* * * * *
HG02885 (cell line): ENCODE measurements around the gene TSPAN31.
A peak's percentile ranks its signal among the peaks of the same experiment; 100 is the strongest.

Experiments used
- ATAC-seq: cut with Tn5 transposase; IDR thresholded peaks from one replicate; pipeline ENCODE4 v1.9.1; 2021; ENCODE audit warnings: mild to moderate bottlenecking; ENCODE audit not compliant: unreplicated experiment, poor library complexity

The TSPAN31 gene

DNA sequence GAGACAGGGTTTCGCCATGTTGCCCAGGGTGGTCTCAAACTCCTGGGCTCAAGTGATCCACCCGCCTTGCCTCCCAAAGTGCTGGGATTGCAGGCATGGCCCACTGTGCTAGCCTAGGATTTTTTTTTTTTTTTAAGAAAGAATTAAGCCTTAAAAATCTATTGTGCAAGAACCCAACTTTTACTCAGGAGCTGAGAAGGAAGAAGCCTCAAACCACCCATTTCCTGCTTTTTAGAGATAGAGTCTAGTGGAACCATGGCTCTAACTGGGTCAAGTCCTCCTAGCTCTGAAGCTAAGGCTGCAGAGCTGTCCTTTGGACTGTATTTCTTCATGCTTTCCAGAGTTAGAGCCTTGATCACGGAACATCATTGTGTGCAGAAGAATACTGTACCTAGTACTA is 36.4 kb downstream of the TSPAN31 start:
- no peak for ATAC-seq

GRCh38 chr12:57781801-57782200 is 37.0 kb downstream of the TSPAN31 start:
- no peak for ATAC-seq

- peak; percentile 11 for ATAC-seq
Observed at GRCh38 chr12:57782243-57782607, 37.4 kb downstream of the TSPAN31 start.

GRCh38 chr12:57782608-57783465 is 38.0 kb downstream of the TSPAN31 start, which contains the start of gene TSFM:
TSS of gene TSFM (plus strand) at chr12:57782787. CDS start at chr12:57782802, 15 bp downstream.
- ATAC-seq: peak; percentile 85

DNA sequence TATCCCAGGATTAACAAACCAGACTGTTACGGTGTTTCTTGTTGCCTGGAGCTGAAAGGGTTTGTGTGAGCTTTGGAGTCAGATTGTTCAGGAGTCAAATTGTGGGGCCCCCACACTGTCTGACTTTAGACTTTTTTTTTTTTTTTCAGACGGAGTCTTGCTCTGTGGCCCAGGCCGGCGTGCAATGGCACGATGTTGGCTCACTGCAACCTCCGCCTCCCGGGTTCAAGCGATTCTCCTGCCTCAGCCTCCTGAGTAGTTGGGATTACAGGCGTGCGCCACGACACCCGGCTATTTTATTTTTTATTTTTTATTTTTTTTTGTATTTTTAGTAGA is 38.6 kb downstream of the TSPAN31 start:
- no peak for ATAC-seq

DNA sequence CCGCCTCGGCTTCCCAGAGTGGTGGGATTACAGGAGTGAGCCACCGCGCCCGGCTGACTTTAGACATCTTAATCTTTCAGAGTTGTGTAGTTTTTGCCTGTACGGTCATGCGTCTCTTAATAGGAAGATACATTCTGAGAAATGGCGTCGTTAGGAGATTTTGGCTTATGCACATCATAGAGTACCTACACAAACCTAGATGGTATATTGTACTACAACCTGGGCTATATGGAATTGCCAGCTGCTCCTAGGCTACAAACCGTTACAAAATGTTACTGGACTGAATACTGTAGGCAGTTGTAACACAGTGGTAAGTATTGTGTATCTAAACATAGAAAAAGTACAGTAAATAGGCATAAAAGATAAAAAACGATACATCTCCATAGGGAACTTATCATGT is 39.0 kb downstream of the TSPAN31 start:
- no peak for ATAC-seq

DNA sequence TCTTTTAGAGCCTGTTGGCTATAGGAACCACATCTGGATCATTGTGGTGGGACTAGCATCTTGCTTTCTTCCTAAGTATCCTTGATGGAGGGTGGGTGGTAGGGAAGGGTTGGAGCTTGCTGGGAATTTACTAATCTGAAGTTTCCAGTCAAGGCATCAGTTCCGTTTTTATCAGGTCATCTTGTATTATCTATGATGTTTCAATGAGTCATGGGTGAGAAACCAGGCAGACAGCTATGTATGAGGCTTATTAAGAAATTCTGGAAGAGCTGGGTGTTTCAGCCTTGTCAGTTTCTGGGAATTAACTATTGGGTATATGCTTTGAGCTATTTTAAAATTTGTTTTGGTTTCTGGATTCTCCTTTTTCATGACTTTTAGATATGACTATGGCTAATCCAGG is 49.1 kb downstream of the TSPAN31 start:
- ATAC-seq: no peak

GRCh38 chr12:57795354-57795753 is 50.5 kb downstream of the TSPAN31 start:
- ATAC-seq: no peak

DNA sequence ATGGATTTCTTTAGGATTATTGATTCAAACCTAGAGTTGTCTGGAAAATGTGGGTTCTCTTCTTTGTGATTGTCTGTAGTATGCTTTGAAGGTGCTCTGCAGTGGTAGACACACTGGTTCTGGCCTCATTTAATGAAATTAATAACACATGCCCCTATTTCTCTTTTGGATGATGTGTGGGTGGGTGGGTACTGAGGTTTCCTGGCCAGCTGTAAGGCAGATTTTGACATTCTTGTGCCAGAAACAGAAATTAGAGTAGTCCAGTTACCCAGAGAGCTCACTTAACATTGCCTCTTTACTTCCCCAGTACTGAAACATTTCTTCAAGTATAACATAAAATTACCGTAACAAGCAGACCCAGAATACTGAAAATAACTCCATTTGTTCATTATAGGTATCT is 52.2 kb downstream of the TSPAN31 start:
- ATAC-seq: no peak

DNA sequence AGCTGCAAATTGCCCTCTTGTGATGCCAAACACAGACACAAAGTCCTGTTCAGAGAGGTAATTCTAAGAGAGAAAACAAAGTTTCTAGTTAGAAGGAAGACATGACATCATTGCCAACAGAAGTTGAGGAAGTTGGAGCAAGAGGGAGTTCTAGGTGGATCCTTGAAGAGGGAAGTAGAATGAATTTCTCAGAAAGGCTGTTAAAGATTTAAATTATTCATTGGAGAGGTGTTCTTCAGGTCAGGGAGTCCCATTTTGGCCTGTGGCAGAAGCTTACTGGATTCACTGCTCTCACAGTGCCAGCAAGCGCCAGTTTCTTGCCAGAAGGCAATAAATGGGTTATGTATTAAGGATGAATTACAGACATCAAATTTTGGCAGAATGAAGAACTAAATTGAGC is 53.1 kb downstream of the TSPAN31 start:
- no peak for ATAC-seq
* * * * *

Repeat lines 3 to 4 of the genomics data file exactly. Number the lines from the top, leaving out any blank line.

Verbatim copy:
Experiments used
- ATAC-seq: cut with Tn5 transposase; IDR thresholded peaks from one replicate; pipeline ENCODE4 v1.9.1; 2021; ENCODE audit warnings: mild to moderate bottlenecking; ENCODE audit not compliant: unreplicated experiment, poor library complexity